Revelations in Carlos DeLuna case feel eerily familiar.
I was talking to a couple from Philadelphia at a cocktail reception on the East Coast last week. When I said I worked as a journalist in Texas, the husband mentioned that he’d heard the state had executed an innocent man. He asked if I knew about the case.
“Well,” I said, “you’ll have to be more specific.”
Yes, it has come to this: Credible claims of innocence in multiple cases of men executed years ago. It’s becoming a disgrace for the state. What else can we say after the recent disturbing revelations in the case of Carlos DeLuna?
DeLuna was convicted of stabbing to death 24-year-old Wanda Lopez at a Corpus Christi convenience store in 1983. His conviction was based largely on the shaky testimony of a single eyewitness. Police had the eyewitness identify DeLuna at the crime scene while DeLuna was in custody—not ideal policing practice to say the least. No physical evidence linked him to the crime. Yet the state executed DeLuna in 1989. Now it appears they had the wrong man.
In 2003, Columbia University law professor James Liebman and a group of students began an eight-year reinvestigation of DeLuna’s case. Their results were recently published in a book-length Columbia Human Rights Law Review article.
The evidence strongly suggests that not only did Texas execute an innocent man, but that prosecutors and police could have easily discovered that another man named Carlos was the likely perpetrator. Carlos Hernandez, who looked remarkably like Carlos DeLuna, had a record of stabbing people with a buck knife—the same weapon used to kill Wanda Lopez. It was widely rumored in the neighborhood that Hernandez had committed the murder. Corpus police officers even heard those rumors, yet didn’t act on them. DeLuna himself told his attorneys about Hernandez, yet his defense team and the prosecution claimed they couldn’t find such a person. At trial, prosecutors suggested that Carlos Hernandez didn’t exist. But he did. An investigator hired by Liebman tracked down Hernandez in a matter of hours. He had died in prison in 1999.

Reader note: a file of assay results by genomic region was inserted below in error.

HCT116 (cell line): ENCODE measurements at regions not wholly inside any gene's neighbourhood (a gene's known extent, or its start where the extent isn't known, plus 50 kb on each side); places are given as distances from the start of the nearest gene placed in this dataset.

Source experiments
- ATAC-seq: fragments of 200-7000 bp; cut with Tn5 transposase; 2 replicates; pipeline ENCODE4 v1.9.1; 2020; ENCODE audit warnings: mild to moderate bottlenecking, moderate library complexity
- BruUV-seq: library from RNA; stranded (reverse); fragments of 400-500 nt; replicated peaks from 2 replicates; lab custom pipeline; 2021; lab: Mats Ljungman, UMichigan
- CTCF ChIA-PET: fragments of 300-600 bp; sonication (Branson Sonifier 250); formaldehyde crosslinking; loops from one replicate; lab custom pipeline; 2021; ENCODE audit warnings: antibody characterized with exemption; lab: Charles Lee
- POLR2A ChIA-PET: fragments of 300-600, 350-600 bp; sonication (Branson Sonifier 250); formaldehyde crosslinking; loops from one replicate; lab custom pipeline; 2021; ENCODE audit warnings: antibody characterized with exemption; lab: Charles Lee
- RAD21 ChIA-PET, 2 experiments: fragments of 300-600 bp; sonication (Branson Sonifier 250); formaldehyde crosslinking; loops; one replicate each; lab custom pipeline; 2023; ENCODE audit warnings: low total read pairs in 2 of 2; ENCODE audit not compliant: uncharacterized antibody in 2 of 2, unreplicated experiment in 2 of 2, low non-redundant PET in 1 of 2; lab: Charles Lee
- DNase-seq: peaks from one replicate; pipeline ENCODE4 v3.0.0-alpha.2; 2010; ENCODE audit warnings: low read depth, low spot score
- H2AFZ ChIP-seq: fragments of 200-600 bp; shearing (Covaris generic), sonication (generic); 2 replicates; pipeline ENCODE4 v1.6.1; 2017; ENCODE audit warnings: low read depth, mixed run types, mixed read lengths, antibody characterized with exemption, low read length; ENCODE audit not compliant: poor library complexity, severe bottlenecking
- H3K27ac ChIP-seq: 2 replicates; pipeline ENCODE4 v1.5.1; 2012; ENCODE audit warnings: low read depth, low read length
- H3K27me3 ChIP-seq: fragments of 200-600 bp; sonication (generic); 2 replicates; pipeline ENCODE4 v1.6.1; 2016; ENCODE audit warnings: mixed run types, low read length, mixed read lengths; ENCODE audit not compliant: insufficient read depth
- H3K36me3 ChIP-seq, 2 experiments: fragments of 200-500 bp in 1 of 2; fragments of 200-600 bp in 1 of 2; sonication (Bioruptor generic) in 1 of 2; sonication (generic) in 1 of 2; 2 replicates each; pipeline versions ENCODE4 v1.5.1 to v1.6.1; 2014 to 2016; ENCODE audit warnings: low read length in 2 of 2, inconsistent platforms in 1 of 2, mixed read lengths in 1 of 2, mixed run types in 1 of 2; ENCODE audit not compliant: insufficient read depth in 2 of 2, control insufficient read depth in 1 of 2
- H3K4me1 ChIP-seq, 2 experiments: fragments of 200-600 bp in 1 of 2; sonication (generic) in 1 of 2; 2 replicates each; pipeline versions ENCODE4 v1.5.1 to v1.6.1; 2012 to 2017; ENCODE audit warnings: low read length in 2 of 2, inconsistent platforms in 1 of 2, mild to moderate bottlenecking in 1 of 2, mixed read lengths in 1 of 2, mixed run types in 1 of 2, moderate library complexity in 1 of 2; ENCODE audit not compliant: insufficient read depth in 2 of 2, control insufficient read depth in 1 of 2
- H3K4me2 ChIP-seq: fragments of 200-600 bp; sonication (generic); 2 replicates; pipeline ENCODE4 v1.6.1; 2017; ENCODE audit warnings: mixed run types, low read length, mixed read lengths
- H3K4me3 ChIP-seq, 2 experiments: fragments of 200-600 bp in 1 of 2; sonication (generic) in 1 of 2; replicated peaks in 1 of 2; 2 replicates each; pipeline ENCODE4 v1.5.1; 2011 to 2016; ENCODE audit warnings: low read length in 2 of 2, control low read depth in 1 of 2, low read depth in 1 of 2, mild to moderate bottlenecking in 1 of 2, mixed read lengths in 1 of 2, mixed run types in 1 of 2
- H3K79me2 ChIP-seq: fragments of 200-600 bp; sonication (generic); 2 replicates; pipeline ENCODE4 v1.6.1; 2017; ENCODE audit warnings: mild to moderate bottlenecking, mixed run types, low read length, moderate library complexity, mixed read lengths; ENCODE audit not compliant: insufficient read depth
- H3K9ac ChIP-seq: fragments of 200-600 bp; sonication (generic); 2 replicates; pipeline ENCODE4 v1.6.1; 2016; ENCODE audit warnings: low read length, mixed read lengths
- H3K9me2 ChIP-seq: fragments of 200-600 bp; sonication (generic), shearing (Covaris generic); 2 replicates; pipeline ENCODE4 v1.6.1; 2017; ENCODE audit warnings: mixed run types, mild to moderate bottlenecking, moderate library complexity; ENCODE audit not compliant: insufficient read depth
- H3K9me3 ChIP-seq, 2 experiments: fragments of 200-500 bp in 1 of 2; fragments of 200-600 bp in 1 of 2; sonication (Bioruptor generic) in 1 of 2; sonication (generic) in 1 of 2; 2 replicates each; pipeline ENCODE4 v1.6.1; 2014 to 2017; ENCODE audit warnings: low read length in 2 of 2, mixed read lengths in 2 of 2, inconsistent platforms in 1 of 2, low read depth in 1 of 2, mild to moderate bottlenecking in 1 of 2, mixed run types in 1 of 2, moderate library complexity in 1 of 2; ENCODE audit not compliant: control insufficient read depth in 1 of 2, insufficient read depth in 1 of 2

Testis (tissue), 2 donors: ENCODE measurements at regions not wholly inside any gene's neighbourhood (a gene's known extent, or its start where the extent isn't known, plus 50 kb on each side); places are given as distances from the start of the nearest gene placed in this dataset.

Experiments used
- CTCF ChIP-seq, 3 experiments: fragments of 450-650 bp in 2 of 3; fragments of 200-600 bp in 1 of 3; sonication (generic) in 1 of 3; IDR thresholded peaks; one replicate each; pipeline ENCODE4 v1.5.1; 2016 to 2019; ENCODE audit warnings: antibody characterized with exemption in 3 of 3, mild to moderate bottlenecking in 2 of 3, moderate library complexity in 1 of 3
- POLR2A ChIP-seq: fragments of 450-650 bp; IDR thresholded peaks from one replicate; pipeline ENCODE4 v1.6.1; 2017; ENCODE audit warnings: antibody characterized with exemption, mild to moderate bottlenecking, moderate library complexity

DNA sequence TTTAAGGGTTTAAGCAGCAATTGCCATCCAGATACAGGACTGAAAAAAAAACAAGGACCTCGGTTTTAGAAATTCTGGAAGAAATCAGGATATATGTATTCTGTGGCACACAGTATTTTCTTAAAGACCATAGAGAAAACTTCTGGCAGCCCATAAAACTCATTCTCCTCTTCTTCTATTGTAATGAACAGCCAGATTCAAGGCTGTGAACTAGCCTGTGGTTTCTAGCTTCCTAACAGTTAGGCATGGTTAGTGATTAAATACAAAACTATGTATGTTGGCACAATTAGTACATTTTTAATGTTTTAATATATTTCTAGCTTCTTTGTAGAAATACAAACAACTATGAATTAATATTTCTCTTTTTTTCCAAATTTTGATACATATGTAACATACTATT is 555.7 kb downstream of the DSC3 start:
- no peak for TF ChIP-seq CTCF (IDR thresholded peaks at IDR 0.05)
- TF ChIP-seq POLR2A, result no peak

Texans have sadly grown accustomed to the horrifying tales of wrongful conviction after more than two dozen DNA exonerations in Dallas County and the high-profile cases of Anthony Graves and Michael Morton. But the DeLuna case is one of the most dispiriting yet. Though the details are different, what happened to DeLuna is eerily similar to the infamous Cameron Todd Willingham case and to the Claude Jones case. (If you’re not familiar with the Jones story, which the Observer broke in November 2010, then read this story. DNA tests debunked the key evidence against Jones, who was executed in 2000, though the tests didn’t conclusively establish his actual innocence.) Then there’s the case of Ruben Cantu, a former special ed student executed in 1993 for a crime he almost certainly didn’t commit.
In all these instances, prosecutors, judges and police officers could have easily unearthed major problems with the evidence: the existence of Carlos Hernandez in DeLuna’s case, the debunked arson evidence against Willingham, the DNA test that Jones requested before his execution but wasn’t granted, and the key witness who said police pressured him to implicate Cantu. As with Willingham, Jones and Cantu, officials in the DeLuna case seemingly didn’t care to learn the truth. And an apparently innocent man is dead because of it.
Now Texas is quickly gaining a national reputation as the state that executes innocent people.